Cannabis use Assessment and its Impact on Pain in Rheumatologic Diseases

A Systematic Review and Meta-Analysis

M. Guillouard; N. Authier; B. Pereira; M. Soubrier; S. Mathieu


Rheumatology. 2021;60(2):549-556. 

In This Article

Abstract and Introduction


Objectives: Despite classic analgesic or effective treatments in rheumatic diseases, such as synthetic DMARDs in RA, patients remain in pain and often turn to non-prescribed pharmacological alternatives, such as cannabis self-therapeutic use. However, this medical use of cannabis has not been thoroughly studied.

Methods: We performed a systematic literature review up to June 2020. The incidence of cannabis consumption was calculated by metaproportion. Differences between cannabis users and non-users were expressed as standardized mean differences using the inverse-variance method. We also assessed the effects of cannabis on pain.

Results: A total of 2900 patients reported cannabis consumption in a sample of 10 873 patients [incidence 40.4% (95% confidence interval (CI): 0.28, 0.54)], and 15.3% (95% CI: 0.07, 0.27) specified that they were currently taking cannabis. Cannabis use was higher in the four fibromyalgia studies [68.2% (95% CI: 0.41, 0.90), n = 611] compared with seven articles concerning RA or lupus [26.0% (95% CI: 0.14, 0.41), n = 8168]. Cannabis consumption was associated with a decrease in pain intensity [VAS pain at baseline 8.2 (2.9) vs 5.6 (3.5) mm over time; pooled effect size −1.75 (95% CI: −2.75, −0.76)]. Cannabis users were younger [58.4 (11.4) vs 63.6 (12.1) years; P <0.001], more often smokers [OR 2.91 (95% CI: 1.84, 4.60)] or unemployed [OR 2.40 (95% CI: 1.31, 4.40)], and had higher pain intensity [5.0 (2.4) vs 4.1(2.6) mm; P <0.001] than non-users.

Conclusion: Nearly 20% of patients suffering from rheumatologic diseases actively consume cannabis, with an improvement in pain. The issue of cannabis use in the management of these patients should be addressed during medical consultation, essentially with cannabis-based standardized pharmaceutical products.


Rheumatic diseases, such as RA and ankylosing spondylitis, are characterized by synovitis, causing pain and disability. The number of disease-modifying anti-rheumatic drugs is increasing, with TNF-alpha inhibitors, methotrexate, and IL6 inhibitors allowing better control of disease activity and more frequent clinical remission. This clinical remission is mostly associated with reduced pain. In addition, JAK inhibitors were recently reported to rapidly decrease patient-reported pain.[1,2] However, despite effective treatments for rheumatic disease and clinical remission, some patients still report pain of high intensity that affects their quality of life.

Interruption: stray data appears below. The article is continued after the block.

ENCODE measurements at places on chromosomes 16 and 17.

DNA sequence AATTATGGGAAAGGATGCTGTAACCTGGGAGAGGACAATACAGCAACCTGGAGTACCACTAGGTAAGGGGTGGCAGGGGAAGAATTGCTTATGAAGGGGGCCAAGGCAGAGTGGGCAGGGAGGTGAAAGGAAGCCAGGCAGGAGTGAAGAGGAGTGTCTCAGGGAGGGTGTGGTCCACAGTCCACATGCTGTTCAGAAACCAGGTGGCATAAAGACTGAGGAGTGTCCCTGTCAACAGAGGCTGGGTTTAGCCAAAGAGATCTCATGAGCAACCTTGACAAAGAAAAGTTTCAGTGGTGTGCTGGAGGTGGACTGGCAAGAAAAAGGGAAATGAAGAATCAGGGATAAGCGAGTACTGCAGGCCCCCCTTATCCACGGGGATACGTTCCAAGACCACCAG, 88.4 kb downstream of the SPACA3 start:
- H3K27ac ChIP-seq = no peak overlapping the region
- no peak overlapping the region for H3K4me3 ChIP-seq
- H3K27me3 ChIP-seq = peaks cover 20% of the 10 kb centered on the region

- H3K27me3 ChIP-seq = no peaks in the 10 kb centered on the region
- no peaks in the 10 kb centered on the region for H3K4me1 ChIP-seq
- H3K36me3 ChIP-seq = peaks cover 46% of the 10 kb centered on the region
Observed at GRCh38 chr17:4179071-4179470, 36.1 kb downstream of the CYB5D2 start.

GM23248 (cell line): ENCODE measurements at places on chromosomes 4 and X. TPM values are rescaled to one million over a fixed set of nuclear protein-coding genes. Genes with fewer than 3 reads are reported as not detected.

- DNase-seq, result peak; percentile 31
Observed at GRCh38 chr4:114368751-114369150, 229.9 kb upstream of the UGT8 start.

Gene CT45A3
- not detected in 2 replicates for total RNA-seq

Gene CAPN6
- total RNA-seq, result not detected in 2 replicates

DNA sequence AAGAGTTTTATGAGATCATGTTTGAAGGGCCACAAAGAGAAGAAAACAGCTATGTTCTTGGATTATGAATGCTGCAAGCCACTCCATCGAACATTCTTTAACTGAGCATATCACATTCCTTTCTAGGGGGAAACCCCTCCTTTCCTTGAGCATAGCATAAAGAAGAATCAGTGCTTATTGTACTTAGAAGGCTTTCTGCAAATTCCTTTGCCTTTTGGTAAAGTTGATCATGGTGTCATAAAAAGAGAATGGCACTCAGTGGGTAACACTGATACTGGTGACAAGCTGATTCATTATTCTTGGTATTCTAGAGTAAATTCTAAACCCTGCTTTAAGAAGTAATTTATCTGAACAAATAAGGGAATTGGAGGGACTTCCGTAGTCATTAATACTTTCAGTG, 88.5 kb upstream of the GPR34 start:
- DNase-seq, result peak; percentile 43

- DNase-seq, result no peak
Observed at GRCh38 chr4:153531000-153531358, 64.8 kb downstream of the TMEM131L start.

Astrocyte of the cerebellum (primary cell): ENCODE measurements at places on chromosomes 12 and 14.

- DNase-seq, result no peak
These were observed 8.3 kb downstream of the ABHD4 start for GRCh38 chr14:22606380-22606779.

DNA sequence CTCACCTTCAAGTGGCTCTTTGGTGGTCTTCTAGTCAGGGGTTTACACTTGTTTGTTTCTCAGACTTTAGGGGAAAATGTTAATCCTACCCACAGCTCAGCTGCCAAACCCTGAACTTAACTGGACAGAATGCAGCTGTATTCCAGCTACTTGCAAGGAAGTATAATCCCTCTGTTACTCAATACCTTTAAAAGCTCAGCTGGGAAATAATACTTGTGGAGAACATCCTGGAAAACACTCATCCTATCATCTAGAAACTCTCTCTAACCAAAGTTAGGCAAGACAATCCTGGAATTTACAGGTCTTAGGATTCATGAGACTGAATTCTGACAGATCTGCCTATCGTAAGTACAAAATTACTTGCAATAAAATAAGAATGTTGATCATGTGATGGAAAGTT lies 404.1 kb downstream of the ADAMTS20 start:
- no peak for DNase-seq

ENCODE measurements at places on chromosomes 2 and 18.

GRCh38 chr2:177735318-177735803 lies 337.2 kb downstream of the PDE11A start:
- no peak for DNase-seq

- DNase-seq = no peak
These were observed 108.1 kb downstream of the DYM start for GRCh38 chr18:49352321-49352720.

In the same way, other rheumatologic diseases, such as fibromyalgia, degenerative back pain, and OA, suffer from a lack of effective treatments and cause pain that is hardly relieved by conventional analgesic treatments. Therefore, it is not uncommon that patients suffering from these rheumatic diseases admit during consultation to taking pharmacological alternative treatments, such as a self-therapeutic cannabis use, to relieve their pain.

Several studies have shown an interesting effect of cannabis as an adjuvant treatment in chronic diseases, such as Parkinson's and multiple sclerosis, to improve symptoms.[3–6] Recently, application of transdermal cannabidiol was shown to decrease pain in temporomandibular disorders.[7] In a meta-analysis of chronic non-cancer pain (neuropathic pain, central pain in multiple sclerosis, and one study on RA), Lynch et al. concluded that cannabis demonstrates a significant analgesic effect compared with placebo, with significant improvement in sleep.[8] In rheumatology, the number of studies assessing the effects of cannabis in patients with RA or OA is low. In animal studies, cannabis has been associated with a decrease in OA pain in rats and an increase in comfort and activity in dogs with OA.[9,10] In a previous meta-analysis in 2016, Fitzcharles et al. only found four randomized controlled trials assessing the efficacy and safety of cannabis in RA, OA or fibromyalgia, and no article was useful for quantitative analysis.[11] However, the medical community is well aware that cannabis could have an interesting effect. An editorial and another article by Fitzcharles et al. recently recalled the potential effects of cannabis in rheumatology, but also warns of the need for medical supervision in cannabis use, and that more studies are needed.[12,13]

We performed a meta-analysis of published studies or abstracts to better estimate the incidence of cannabis consumption, assess the effects of cannabis on pain in patients suffering from rheumatologic diseases, and compare the characteristics of cannabis users to those of non-users.